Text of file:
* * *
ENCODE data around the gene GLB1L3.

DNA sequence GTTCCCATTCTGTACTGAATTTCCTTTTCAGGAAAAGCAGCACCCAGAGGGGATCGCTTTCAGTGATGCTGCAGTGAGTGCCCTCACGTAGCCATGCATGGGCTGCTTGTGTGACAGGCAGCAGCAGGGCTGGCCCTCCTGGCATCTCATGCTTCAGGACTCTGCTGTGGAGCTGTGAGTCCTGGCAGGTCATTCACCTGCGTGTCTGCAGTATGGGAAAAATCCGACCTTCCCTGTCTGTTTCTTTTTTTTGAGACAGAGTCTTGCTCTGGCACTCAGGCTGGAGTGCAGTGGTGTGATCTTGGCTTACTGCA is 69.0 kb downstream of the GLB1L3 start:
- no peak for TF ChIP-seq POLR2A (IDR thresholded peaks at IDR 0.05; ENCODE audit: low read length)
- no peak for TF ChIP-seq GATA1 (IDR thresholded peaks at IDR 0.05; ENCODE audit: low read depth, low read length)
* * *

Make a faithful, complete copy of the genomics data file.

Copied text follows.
ENCODE data around the gene GLB1L3.

DNA sequence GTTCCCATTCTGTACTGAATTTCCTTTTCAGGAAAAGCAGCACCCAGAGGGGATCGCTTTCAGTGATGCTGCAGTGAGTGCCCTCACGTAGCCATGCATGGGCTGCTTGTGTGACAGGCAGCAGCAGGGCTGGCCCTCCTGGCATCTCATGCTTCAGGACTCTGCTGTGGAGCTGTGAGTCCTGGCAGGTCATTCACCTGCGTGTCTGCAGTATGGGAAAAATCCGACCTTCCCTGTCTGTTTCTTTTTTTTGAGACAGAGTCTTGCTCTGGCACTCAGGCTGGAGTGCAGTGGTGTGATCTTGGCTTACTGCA is 69.0 kb downstream of the GLB1L3 start:
- no peak for TF ChIP-seq POLR2A (IDR thresholded peaks at IDR 0.05; ENCODE audit: low read length)
- no peak for TF ChIP-seq GATA1 (IDR thresholded peaks at IDR 0.05; ENCODE audit: low read depth, low read length)